From Marty Lurie’s archives of thousands of hours of recorded interviews come these selected American Innings interviews. We hope you enjoy these stories about baseball, which demonstrate the tightly-woven connection between baseball and American history.

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Gino Cimoli on Being the First Major League Batter in California

Gino Cimoli, a San Francisco native, shares how he became the very first major leaguer to bat in the state of California. A character in the North Beach neighborhood of the City, Gino signed with the Brooklyn Dodgers and worked his way up to the major league team. He had the honor of scoring the last run ever at Ebbets Field, the home of the Brooklyn Dodgers, on September 24, 1957, just before the Dodgers moved West to take advantage of the booming Los Angeles market and the increased ability for teams to travel by air. With both the San Francisco Giants and Los Angeles Dodgers now resident in the state, the first California major league baseball game was played on April 15, 1958, in San Francisco. When Dodgers’ manager Walter Alston approached Gino and told him he would be the first major league batter in California, Gino protested. He wasn’t a leadoff hitter, why would he be the first batter? Walt responded, “you’re a San Franciscan, and we want you to have that honor.” And the rest is baseball history.

Jack Dorsey, Twitter Founder, on Revolutionizing Baseball and Returning it to its Roots

Jack Dorsey, founder of Twitter, shares in this 2010 interview what his vision was for his media and social networking tool that revolutionized the way people communicated—and how they communicated about baseball. Dorsey, a huge baseball fan, explains how it all started in 2006 and how he kicked off a social media revolution that found its way to the ballpark. At the time of baseball’s founding, players and fans mingled freely. As time passed, baseball players became distant and walled off from the fans. Now, fans can communicate with each other instantaneously and give man-on-the-street accounts from all over the stadium. And, athletes can update in real time, engaging with their fan community on a platform open to all. Twitter reconnects fans with players, connects fans from all walks of life, and returns it to its roots by making it accessible again.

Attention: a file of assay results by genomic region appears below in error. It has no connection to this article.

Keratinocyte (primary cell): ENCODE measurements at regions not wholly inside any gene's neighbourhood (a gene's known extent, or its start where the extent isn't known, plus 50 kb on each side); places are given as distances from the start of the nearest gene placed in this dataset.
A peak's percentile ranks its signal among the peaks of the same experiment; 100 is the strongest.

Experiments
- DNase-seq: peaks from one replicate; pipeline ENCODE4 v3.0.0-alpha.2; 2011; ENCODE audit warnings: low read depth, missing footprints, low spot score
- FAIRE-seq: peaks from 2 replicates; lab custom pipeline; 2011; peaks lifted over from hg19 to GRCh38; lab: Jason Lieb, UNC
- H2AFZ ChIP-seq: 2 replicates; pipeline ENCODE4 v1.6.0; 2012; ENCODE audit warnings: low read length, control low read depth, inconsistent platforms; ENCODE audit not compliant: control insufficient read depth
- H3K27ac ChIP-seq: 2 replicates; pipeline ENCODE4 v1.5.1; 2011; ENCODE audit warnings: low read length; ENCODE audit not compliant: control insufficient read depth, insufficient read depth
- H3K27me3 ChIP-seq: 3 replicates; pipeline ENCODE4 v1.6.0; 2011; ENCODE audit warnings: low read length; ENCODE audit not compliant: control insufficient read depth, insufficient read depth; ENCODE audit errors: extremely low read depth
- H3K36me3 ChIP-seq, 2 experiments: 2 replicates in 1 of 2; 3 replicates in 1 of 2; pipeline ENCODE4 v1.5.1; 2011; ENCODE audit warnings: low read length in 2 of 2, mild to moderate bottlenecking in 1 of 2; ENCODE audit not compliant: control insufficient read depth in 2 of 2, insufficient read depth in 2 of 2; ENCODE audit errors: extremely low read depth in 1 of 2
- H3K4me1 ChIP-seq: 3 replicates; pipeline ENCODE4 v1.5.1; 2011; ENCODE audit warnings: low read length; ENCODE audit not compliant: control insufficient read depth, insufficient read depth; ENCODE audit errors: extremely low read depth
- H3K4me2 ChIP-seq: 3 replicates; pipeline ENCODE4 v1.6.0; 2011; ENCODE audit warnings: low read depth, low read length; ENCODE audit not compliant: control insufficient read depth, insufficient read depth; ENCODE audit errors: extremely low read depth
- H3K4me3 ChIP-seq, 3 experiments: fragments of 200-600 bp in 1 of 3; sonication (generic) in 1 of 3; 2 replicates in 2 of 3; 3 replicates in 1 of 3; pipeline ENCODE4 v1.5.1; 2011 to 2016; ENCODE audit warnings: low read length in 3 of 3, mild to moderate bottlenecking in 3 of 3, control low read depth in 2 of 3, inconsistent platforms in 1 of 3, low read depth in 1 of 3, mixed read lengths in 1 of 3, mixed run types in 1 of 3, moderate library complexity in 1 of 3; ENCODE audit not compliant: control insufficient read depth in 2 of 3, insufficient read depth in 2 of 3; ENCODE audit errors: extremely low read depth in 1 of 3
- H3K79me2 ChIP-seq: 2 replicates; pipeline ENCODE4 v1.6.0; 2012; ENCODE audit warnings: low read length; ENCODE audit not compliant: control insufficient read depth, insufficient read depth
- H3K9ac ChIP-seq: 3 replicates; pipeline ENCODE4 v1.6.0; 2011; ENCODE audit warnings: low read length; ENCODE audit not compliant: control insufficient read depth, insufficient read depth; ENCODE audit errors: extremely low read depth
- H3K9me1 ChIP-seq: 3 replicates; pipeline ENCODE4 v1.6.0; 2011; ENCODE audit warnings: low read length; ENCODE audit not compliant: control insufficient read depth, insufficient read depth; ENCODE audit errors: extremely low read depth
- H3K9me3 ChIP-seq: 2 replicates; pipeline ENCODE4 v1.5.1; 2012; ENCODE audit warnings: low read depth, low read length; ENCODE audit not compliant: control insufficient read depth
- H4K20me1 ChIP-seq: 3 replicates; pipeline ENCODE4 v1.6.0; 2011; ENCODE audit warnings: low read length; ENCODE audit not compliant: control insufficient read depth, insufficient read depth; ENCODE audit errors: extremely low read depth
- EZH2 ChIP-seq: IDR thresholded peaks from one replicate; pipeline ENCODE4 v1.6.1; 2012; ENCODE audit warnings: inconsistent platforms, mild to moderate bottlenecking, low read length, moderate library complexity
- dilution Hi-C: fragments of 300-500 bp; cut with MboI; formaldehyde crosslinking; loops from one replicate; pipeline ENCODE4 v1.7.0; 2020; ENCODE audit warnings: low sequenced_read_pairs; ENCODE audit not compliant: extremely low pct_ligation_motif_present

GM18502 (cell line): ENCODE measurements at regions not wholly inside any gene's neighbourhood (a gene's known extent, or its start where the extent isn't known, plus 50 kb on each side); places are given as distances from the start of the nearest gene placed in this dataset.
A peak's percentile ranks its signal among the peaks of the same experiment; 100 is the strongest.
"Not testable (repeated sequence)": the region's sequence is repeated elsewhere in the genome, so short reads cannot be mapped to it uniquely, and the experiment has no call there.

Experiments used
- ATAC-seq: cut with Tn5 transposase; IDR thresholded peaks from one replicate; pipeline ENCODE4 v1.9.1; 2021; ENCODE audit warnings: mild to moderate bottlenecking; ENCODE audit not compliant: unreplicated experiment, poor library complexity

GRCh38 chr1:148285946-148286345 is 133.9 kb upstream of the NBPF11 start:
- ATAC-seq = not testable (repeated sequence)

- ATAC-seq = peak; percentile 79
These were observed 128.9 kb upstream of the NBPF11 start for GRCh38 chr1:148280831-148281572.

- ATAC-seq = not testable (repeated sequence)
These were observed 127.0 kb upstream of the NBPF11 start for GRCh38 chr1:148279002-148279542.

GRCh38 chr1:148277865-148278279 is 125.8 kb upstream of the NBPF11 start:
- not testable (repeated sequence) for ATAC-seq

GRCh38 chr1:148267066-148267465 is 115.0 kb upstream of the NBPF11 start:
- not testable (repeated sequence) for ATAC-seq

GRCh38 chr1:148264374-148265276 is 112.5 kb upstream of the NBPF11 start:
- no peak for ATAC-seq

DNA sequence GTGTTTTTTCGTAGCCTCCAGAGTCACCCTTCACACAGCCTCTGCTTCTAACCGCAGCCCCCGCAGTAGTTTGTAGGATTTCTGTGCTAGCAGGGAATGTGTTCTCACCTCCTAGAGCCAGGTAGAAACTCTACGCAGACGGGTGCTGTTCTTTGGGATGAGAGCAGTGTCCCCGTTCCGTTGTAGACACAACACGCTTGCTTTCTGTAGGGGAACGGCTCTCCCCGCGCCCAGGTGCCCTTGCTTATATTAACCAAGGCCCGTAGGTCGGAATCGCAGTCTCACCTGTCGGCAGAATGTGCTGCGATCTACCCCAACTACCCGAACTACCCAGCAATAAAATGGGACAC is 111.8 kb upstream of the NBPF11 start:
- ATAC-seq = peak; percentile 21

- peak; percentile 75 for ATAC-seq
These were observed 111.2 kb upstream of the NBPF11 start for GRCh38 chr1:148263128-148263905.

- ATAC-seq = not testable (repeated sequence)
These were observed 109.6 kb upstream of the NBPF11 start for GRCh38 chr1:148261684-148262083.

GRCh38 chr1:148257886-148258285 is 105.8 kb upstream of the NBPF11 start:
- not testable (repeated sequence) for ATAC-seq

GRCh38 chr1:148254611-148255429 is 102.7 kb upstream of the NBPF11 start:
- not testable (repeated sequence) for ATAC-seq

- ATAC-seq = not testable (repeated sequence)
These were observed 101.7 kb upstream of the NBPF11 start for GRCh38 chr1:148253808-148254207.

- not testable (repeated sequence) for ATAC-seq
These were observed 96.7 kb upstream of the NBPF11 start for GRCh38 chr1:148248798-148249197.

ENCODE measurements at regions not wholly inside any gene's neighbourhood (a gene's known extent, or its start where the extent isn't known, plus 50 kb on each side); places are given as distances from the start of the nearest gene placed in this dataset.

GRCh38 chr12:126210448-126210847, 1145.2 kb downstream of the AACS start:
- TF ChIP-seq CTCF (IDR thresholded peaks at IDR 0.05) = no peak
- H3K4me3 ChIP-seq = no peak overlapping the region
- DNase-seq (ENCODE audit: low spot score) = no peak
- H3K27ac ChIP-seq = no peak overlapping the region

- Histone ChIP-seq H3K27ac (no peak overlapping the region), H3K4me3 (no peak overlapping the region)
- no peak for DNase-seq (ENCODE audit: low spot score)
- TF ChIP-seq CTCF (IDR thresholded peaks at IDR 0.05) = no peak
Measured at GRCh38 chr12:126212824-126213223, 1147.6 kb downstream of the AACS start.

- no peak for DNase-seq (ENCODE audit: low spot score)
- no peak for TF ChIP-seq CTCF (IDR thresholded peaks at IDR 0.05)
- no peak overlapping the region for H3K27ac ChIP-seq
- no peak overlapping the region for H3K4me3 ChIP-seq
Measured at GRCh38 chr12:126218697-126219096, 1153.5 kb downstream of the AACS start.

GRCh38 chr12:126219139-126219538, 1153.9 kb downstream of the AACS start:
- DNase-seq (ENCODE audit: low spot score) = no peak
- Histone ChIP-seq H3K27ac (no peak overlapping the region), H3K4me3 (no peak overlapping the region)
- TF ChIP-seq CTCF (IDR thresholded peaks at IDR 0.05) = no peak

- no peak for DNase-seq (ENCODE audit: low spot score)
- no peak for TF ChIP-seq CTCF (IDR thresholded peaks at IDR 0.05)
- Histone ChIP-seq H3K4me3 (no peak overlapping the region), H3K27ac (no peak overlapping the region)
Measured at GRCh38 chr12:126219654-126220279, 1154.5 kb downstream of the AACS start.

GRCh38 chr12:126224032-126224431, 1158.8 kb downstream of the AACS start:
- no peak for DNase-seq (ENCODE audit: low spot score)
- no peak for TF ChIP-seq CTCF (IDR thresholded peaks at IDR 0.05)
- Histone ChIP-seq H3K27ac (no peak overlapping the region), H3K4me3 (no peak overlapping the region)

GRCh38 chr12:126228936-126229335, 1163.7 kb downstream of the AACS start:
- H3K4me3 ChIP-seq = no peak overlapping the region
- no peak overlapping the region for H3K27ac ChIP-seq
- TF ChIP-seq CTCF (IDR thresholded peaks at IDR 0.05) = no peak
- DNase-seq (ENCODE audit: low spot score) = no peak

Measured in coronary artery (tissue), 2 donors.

John Madden, Hall of Fame Broadcaster, on Growing Up as a Baseball-Loving Kid in San Francisco

John Madden, an iconic sports personality and San Francisco Bay Area native, explains what it was like to grow up in San Francisco as a fan in the late 1940s and early 1950s, the post-World War II era and the innocent age of baseball. As a fan of the San Francisco Seals, the local minor league team, Madden went to games almost every day during the summer. He reminisces about the sights and smells of the ballpark, getting cherished autographs, and a most amazing day he spent with another legendary San Francisco native and local sports hero, Lefty O’Doul.